First Nations Children Still Holding Their Breath After Landmark Victory Before the Canadian Human Rights Tribunal

Tuesday, March 1, 2016

First Nations Children Still Holding Their Breath
After Landmark Victory Before the Canadian Human Rights Tribunal

Anne Levesque

On January 26, 2016, the Canadian Human Rights Tribunal (“CHRT”) released a historic decision finding that Canada is racially discriminating against 163,000 First Nations children and their families by providing flawed and inequitable child welfare services ("FNCFS Program") and failing to implement Jordan's Principle to ensure equitable access to government services available to other children (2016 CHRT 2, CHRR Doc. 16-3003).

The decision marked the end of a nine-year legal battle waged by Canada against the First Nations Child and Family Caring Society and the Assembly of First Nations since they lodged the complaint in 2007. Numerous attempts by Canada to have the complaint dismissed on technicalities and troubling conduct on the part of Department of Justice lawyers who failed to disclose tens of thousands of relevant documents caused significant delays in the case, a litigation strategy that came at an immense cost to Canadian taxpayers. In total, Canada spent well over $5.3 million in legal fees fighting this complaint.

The CHRT’s findings against Canada joins the growing chorus of Canadian voices collectively calling for immediate and concrete action by the government to ensure substantial equality for First Nations children. Children have been particularly instrumental in leading the social movement in support of the case. On February 11, 2016, over 600 children marched on Parliament Hill to demand that Canada implement the CHRT’s decision without delay, while thousands of other children organised over 40 similar gatherings across the country. Countless more sent Valentine’s Day cards to Prime Minister Trudeau urging him to “Have a Heart” for First Nations children.

Despite the children’s complete victory before the CHRT and the unprecedented public outcry in support of equality, the new government has still taken no steps to improve the situation of First Nations children living on reserves. This is not for lack of awareness of the discriminatory impacts of the FNCFS Program or how to resolve these problems. As highlighted in the CHRT, Canada has known for nearly two decades that it its child welfare services were not meeting the needs of First Nations families and were driving children into care. More recently, the Truth and Reconciliation Commission’s first call to action related to child welfare and urged the government to take immediate action reduce the number of children in care and fully implement Jordan’s Principle. While on the day of the release of the decision the Minister of Justice stated “there will likely not be any reason why we would seek judicial review of this decision”, at the time of writing this article, Department of Justice lawyers had still not confirmed whether they would be challenging the CHRT decision before the Federal Court.1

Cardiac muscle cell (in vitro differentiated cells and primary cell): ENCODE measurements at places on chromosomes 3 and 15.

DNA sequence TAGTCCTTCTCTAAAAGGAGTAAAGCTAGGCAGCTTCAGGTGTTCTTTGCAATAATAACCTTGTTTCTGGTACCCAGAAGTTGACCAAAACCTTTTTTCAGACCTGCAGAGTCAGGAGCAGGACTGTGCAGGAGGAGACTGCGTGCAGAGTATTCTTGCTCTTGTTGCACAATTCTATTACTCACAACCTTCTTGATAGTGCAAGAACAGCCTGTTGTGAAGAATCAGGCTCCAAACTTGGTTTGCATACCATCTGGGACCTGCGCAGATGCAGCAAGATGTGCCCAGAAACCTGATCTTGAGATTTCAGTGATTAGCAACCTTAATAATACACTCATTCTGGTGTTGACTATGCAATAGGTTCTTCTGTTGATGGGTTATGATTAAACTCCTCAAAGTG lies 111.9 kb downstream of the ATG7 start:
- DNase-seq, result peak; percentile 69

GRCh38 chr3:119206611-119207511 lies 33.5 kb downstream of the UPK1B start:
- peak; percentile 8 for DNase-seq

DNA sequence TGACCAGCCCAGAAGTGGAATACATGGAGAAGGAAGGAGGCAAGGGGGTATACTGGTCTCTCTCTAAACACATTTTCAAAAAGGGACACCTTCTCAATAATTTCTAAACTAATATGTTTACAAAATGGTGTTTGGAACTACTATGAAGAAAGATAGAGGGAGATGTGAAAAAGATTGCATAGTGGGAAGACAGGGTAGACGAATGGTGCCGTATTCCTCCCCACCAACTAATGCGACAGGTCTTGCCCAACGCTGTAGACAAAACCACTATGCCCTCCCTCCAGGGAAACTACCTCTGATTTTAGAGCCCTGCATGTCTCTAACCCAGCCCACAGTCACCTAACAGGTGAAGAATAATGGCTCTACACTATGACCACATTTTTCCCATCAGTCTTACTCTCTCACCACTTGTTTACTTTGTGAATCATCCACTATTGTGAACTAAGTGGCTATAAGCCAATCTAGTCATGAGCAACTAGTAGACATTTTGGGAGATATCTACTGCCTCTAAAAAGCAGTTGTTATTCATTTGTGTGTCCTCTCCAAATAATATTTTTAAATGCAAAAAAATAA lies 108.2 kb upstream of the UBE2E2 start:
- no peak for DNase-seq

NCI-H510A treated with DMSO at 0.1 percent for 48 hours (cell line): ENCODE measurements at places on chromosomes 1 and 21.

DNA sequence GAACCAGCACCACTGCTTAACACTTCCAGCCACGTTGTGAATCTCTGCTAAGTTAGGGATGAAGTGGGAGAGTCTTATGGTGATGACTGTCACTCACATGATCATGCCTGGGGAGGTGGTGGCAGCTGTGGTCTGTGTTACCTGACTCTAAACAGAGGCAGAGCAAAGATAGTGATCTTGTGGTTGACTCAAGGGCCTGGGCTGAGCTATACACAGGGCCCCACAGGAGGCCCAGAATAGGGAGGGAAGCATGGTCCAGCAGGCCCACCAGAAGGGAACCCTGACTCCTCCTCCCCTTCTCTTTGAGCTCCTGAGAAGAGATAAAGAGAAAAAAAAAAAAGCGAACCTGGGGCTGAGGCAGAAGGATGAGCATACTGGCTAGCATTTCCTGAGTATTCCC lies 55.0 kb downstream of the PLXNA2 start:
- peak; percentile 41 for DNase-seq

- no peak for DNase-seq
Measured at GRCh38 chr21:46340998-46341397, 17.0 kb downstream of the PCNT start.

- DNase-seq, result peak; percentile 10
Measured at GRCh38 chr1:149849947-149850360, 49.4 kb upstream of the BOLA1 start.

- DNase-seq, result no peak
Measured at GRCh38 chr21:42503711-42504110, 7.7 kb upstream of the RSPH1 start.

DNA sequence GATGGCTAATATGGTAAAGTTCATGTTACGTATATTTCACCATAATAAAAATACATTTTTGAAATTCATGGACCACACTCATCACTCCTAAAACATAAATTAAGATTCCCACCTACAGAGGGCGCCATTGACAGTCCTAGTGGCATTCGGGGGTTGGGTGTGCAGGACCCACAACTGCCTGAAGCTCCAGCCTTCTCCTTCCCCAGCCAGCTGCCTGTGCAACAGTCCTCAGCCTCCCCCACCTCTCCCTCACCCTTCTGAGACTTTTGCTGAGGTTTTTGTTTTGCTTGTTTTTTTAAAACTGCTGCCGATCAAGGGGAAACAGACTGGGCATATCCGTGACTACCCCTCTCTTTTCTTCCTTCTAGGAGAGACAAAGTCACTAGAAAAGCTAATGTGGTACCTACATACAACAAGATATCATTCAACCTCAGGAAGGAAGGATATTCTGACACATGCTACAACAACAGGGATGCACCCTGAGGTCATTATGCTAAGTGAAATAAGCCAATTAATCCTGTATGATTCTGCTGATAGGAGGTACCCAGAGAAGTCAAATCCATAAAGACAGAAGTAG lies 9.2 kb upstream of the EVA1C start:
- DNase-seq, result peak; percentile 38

Canada’s position internationally regarding the case is also cause for concern. In response to a question of regarding the case by the Committee on Economic, Social and Cultural Rights, which is currently reviewing Canada’s human rights track records for the past 10 years, Canada placed more emphasis on an earlier CHRT decision to dismiss the case (2011 CHRT 4, 73 C.H.R.R. D/219) that was later overturned (2012 FC 445, 74 C.H.R.R. D/230; aff’d 2013 FCA 75, 76 C.H.R.R. D/353) than on the CHRT’s finding of discrimination.2 Its reply otherwise vaunted the fact that it had implemented the Enhanced Prevention Focused Approach to funding in six provinces, a funding model that the CHRT found to be discriminatory and which creates incentives to take First Nations children into care needlessly.

While the legal precedent created by the CHRT decision is certainly cause for celebration, it has not yet translated in meaningful change for the over 163,000 First Nations children currently receiving discriminatory child welfare services from the Canadian government. In the absence of the political will or ethical compass to do so, Canada may soon be legally compelled to act by the CHRT which will issues its orders pertaining to immediate and longer term relief remedies in the coming weeks or months.

Anne Levesque, B.A., LL.B., MSt (Oxon) is proud to have been one of the lawyers who represented the First Nations Child and Family Caring Society of Canada in this case.

1.   Hansard, 42nd Parliament, 1st Session, Honorable Jody Wilson-Raybould, Minister of Justice, January 26, 2016. Available online at
E&Mode=1&Parl=42&Ses=1&DocId=8073490&File=0. It is noted however that in a speech to the Canadian Bar Association on February 20, 2016, the Honorable Jody Wilson-Raybould stated that she should not be seeking a judicial review of the CHRT decision. However, at the time of writing this article, no written confirmation of this has been obtain by Department of Justice lawyers.
2.   Replies of Canada to the List of Issues, Committee on Economic, Social and Cultural Rights, fifty-seventh session, dated February 4, 2016. Regarding the decision, Canada simply stated: “On January 26, 2016, the Tribunal released its decision on the merits of the complaint. The Tribunal’s finding of discrimination against Canada is being reviewed to determine appropriate next steps”.

Designed by Rachel Gold.